In addition to disposing of an entire case and all causes of action, an arbitrator may grant a motion for nonsuit for some issues, claims or particular parties. In the event that the ruling is for a partial nonsuit, a final award would be entered at the end of the full hearing that rules on the matters not otherwise disposed on the motion for nonsuit. (Code Civ. Proc., § 581c, subd.(b).) For example, such a partial ruling can result when the actual claim asserts a host of legal theories, but the evidence supports only one or two causes of action. The arbitrator can grant a motion for nonsuit as to one party but not the other remaining parties. If a partial nonsuit is granted, the moving party should request that the arbitrator state with particularity the details and result of that ruling in the final award.
The tests for granting the motion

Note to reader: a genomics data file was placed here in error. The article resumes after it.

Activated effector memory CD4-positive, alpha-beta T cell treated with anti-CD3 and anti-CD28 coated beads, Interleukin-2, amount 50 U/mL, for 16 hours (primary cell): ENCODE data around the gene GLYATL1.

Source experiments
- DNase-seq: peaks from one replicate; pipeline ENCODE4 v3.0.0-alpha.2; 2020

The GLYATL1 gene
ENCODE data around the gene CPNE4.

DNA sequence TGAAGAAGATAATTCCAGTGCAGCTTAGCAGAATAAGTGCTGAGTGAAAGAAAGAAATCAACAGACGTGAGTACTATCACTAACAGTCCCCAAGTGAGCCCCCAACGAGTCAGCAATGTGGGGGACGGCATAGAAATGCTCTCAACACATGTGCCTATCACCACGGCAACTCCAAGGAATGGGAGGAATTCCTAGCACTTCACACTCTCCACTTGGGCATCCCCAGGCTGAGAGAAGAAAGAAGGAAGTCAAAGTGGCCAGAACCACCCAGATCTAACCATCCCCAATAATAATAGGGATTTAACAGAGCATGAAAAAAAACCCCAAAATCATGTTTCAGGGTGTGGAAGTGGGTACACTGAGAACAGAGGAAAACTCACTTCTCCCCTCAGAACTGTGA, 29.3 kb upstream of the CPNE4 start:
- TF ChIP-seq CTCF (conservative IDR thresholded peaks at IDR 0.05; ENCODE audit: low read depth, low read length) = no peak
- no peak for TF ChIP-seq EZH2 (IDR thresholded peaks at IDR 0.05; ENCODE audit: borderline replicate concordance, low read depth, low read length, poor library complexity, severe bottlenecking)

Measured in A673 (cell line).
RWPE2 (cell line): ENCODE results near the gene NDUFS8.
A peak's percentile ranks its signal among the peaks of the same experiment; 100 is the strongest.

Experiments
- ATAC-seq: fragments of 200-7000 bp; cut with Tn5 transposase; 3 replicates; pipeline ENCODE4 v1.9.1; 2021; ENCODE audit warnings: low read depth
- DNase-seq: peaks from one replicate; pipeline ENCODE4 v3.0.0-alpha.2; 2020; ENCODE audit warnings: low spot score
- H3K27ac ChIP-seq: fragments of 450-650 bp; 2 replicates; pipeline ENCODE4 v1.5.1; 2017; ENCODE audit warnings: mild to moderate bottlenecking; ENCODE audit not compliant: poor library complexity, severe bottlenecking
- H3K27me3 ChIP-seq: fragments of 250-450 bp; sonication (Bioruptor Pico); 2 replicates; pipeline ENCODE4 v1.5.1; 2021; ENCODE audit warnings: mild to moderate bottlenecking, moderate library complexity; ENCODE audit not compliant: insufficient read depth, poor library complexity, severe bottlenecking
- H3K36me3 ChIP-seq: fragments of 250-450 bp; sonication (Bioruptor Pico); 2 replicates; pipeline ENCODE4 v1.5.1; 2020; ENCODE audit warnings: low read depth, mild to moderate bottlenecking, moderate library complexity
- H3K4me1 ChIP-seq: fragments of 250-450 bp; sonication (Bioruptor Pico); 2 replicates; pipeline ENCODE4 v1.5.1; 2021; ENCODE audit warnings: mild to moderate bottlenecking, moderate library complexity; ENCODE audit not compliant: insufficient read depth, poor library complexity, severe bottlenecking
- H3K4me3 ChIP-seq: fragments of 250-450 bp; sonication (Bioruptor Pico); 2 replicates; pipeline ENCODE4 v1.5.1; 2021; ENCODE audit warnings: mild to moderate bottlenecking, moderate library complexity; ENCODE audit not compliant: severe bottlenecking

California law has established some rules to shield plaintiffs from the potentially draconian effect of granting nonsuit motions. A judgment of nonsuit after the opposition’s opening statement can be properly granted only when the court concludes from all the asserted facts and inferences that no evidence of “sufficient substantiality” will support a judgment in favor of the plaintiff. (Willis v. Gordon (1978) 20 Cal.3d 629, 633.) Like a ruling on a demurrer, the arbitrator must accept as true all facts that attorneys or parties represent will be proved and must “indulge every legitimate inference in favor of the plaintiff.… The evidence offered in the opening statement … must be substantial evidence, sufficient to support a judgment.” (Hays v. Vanek (1989) 217 Cal.App.3d 271, 288.) When the motion is made after opening statement, the court must assume the plaintiff will be able to prove all favorable facts alleged. (Aspen Enter., Inc. v. Bodge (1995) 37 Cal.App.4th 1811, 1817.) Presumptions (which are not evidence) favoring the defendant (e.g., presuming that defendant obeyed the law) may not be considered. (Evid. Code, § 600; Engelman v. Consolidated House Movers (1955) 135 Cal.App.2d 237, 243.)